Russia issues first fine under anti-gay propaganda law

LGBT activists plans to appeal after being fined in Arkhangelsk.

A well-known gay rights activist has been fined in Arkhangelsk for violating Russia’s federal law banning propaganda of homosexuality among minors.

Nikolai Alekseev and several other activists were finned 4,000 rubles ($120), making them the first people to be penalized under the controversial law.

Russia adopted the federal law prohibiting propaganda of unconventional sexual relationships among adolescents at the federal level was adopted in June 2013.

Alekseev and activist Yaroslav Yevtushenko organized a single picket at the entrance of the children's library building in Arkhangelsk, where they were detained by police. Previously the City Council refused to approve the organized protest because of the law prohibiting the promotion of non-traditional relationships among minors.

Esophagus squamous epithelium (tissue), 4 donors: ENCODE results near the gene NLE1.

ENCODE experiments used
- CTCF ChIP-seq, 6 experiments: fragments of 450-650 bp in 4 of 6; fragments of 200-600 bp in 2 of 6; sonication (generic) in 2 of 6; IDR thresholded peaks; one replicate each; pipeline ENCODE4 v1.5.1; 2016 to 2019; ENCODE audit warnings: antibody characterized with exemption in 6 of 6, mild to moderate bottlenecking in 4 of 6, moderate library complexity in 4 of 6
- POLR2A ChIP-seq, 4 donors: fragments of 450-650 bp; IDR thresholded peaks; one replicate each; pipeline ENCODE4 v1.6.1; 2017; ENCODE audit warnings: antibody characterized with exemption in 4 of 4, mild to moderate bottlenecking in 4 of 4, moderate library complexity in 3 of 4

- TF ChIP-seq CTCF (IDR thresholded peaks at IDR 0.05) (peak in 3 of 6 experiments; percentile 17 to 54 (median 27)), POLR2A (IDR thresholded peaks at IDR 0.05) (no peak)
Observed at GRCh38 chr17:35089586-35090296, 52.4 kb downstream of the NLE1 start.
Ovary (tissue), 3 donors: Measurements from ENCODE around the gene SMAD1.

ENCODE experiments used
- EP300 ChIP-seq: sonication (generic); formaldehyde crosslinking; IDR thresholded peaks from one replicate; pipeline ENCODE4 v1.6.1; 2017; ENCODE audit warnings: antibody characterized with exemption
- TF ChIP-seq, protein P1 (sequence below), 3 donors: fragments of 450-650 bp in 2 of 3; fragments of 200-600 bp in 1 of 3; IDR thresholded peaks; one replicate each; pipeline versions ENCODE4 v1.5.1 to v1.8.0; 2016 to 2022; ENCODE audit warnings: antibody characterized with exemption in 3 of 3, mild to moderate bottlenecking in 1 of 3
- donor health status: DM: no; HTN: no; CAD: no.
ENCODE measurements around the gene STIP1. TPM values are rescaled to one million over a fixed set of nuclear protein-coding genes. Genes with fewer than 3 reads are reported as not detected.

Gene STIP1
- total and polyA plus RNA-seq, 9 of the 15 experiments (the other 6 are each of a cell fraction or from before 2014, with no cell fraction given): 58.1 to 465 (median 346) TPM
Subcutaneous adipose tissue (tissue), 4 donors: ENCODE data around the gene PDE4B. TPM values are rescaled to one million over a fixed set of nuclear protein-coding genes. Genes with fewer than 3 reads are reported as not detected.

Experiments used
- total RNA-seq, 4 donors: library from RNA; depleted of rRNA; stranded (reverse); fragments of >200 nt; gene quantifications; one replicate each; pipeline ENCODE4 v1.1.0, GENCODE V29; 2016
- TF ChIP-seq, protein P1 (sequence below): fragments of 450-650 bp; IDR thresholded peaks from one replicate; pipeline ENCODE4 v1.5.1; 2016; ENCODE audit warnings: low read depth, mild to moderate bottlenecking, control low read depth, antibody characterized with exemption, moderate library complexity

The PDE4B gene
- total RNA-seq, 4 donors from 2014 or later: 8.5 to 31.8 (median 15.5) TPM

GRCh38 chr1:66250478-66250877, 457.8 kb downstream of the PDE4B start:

"We did not plead guilty in court and now intend to appeal the ruling in October's regional court in the city of Arkhangelsk within the allowed 10-day period,” Alekseev said.

Alekseev has already been punished for such an action, but only on the basis of the regional law adopted in St. Petersburg. He was fined in May 2012 for 5,000 rubles for a single picket.

Alekseev appealed the St. Petersburg court’s decision in Russia’s Constitutional Court, however, the highest court found no contradiction between the prohibition of propaganda and the Constitution.

"The said ban is due to the fact that such propaganda can harm minors because of their age and mental underdevelopment, and [the ruling cannot] be interpreted as allowing the restriction on freedoms and rights of citizens solely on the basis of sexual orientation" the Constitutional Court ruling said.

According to

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